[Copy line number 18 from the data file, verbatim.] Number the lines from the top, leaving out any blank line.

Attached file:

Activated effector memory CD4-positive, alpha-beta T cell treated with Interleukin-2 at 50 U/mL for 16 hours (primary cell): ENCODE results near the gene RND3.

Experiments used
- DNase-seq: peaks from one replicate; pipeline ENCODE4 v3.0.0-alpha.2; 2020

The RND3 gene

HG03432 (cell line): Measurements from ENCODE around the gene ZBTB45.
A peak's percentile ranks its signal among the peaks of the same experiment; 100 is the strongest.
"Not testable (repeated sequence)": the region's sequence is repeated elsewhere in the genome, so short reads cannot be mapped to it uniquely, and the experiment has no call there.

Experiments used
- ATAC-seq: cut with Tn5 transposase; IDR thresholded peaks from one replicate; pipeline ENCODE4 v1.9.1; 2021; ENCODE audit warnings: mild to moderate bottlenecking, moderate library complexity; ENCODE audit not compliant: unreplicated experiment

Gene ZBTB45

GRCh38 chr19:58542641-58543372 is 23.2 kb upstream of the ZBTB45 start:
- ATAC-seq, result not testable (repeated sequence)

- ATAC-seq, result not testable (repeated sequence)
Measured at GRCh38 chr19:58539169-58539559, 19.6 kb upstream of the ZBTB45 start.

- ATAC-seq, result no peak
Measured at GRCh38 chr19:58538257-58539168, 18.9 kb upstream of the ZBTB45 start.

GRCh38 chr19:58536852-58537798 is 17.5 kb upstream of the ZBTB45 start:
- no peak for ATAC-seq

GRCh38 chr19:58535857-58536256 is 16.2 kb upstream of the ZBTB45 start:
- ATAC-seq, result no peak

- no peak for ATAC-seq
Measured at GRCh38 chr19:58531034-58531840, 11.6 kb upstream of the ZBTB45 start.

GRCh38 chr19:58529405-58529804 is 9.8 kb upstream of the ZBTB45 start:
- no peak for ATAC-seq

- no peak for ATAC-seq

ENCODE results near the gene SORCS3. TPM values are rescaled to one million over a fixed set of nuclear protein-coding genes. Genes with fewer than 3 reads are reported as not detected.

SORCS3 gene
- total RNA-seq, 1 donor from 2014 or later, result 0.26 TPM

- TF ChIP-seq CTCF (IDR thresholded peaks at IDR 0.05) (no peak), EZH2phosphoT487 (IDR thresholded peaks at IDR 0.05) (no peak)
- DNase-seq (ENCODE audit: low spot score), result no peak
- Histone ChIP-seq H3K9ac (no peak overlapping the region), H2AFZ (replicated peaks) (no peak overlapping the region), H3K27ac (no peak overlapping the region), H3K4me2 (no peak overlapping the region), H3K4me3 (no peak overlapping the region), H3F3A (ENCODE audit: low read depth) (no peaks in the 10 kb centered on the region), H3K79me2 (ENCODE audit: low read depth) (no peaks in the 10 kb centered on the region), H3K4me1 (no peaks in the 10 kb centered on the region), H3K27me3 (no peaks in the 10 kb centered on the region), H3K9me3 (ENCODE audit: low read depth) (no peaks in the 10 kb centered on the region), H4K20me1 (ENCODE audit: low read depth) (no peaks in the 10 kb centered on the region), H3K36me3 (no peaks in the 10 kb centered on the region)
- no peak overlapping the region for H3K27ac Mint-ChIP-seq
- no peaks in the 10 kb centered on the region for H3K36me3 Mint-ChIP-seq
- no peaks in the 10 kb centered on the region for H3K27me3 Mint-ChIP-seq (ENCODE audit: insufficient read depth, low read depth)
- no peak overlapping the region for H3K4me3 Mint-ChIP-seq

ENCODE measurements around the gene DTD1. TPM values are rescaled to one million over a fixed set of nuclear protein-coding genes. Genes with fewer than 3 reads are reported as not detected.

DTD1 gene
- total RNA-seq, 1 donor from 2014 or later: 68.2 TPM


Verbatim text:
- no peak for ATAC-seq